IoT connections are expected to reach 142 million by 2027, primarily due to the growth in 5G standalone deployments.
British market research firm Juniper Research has forecast the number of 5G IoT roaming connections to increase from 15 million in 2023 to 142 million in 2027.
It anticipates the rise will be primarily due to 5G standalone deployments, which are networks that have no dependency on 4G LTE or other last generation technology. Through this, customers can achieve higher average speeds, improving the value proposition for the roaming model.
Juniper Research identified Western Europe as a key market for 5G IoT connection growth, with it forecast to be responsible for 21 percent of all 5G roaming connections in 2027 despite only having five percent of the global population. Heavy state and cellular operator investment in 5G over the past few years and into the mid-2020s will keep Western Europe ahead of other regions.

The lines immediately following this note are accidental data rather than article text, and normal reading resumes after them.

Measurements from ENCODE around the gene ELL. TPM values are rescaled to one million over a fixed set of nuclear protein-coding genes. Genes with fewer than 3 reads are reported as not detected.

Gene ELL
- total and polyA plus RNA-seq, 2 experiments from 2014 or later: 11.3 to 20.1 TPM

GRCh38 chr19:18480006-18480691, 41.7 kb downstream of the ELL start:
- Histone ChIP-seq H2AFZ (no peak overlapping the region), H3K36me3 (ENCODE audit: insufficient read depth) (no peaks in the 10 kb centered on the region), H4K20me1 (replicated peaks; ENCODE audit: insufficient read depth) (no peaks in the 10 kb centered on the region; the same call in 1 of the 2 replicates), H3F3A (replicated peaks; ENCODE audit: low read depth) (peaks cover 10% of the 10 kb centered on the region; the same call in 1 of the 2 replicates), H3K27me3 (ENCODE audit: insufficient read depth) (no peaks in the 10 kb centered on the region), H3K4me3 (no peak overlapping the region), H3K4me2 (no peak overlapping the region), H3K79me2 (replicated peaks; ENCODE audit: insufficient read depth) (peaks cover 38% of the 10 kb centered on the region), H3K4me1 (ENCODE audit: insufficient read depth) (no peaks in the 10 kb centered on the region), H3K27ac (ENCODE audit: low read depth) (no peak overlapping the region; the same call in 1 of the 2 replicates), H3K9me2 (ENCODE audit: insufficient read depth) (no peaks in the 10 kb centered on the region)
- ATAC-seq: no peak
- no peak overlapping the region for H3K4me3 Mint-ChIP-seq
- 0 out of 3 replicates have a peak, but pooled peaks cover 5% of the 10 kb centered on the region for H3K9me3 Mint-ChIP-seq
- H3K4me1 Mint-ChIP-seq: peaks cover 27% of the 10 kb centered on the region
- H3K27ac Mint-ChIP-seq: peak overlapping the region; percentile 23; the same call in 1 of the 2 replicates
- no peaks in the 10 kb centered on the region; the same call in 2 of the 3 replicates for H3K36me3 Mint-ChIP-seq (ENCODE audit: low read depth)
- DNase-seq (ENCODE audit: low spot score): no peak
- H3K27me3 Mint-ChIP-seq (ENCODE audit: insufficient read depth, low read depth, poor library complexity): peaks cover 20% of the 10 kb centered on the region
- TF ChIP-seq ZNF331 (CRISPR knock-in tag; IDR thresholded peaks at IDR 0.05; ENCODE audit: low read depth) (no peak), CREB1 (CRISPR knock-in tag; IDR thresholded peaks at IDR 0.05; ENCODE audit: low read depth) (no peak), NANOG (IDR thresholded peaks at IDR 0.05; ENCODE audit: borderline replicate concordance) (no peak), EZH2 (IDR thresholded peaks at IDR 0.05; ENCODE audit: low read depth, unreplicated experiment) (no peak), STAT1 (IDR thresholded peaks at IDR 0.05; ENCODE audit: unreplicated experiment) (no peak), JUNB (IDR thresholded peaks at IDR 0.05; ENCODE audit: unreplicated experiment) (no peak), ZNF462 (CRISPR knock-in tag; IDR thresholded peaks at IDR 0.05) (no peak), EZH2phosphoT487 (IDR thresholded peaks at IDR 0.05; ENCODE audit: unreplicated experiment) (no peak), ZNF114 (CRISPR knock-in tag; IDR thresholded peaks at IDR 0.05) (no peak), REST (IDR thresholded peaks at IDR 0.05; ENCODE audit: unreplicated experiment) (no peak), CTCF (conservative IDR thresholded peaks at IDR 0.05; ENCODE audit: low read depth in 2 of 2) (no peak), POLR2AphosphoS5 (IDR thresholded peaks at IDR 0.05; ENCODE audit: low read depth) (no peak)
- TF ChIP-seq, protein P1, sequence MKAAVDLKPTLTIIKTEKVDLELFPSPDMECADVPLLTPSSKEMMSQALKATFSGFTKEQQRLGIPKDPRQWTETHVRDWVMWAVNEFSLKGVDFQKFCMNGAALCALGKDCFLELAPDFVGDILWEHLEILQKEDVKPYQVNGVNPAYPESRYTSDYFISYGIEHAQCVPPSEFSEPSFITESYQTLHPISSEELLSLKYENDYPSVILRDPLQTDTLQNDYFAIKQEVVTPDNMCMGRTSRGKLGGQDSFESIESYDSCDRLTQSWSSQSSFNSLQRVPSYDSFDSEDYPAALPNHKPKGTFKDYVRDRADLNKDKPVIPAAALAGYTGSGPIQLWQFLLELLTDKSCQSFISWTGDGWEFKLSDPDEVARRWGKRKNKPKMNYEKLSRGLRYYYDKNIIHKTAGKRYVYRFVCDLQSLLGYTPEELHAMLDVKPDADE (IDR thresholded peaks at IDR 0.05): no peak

“To further capitalize on the growth of 5G IoT roaming in West Europe, operators must form roaming agreements that leverage standalone 5G networks to improve network performance for roaming connections, and provide the same level of service when roaming as they do on home networks,” said Elisha Sudlow-Poole, senior research analyst at Juniper Research.
In addition to increasing 5G standalone deployments and establishing roaming agreements, Juniper Research also urged cellular operators to implement roaming analytics to increase the revenue generated from the IoT roaming data captured in real-time.
Juniper Research previously published a report which said that IoT connections would surpass 100 million by 2026. This looks to be a slightly more optimistic outlook from the market research firm, indicating that the pace of deployment has increased since March.
Some of the factors in the report seem quite a few years away, for example, the report mentions that autonomous vehicles will necessitate advanced roaming solutions, however availability of AVs outside of a few test cities is still potentially more than a decade away. Stakeholders may need to look at more practical reasons for implementing 5G standalone deployments, than one which may not even affect their region until the 2030s.